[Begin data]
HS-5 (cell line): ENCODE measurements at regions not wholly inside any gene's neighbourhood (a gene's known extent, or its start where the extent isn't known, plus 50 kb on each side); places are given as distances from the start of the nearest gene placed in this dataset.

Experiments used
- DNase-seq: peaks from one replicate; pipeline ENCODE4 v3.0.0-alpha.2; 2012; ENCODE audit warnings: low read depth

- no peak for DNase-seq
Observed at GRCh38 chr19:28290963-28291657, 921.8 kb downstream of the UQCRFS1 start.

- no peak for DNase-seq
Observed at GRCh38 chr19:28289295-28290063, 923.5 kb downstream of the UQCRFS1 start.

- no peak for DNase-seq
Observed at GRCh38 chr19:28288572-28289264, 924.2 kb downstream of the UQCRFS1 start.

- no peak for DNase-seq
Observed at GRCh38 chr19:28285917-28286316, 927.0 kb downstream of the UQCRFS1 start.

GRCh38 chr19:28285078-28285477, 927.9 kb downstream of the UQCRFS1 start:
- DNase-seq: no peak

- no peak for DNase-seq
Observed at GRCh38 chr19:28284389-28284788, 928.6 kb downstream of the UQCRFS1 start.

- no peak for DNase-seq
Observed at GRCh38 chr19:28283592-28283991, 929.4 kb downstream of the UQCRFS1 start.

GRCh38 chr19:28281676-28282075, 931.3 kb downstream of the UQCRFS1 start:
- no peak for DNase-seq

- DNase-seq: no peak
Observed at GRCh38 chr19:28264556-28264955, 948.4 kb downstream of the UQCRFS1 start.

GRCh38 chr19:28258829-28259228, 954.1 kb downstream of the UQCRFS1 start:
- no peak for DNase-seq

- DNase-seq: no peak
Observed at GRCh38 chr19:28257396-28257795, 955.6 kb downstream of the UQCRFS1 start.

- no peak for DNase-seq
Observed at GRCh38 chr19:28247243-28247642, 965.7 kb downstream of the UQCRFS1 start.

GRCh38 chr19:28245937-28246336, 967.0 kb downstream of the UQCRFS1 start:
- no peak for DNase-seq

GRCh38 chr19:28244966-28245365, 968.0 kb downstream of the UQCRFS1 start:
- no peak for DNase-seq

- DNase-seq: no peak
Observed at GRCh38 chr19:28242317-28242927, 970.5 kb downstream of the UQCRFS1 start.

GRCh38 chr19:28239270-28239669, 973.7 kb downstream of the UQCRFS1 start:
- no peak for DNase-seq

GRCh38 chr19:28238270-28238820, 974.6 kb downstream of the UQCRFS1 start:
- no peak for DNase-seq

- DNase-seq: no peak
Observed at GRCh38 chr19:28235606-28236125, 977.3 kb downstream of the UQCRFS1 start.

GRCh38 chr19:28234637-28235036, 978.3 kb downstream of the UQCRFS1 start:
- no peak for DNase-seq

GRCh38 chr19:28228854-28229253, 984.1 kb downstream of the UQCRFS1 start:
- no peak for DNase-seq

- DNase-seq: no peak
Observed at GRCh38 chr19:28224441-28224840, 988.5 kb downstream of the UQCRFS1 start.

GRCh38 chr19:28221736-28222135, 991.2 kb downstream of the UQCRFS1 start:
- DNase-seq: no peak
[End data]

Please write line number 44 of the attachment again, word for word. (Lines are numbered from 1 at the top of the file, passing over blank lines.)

- DNase-seq: no peak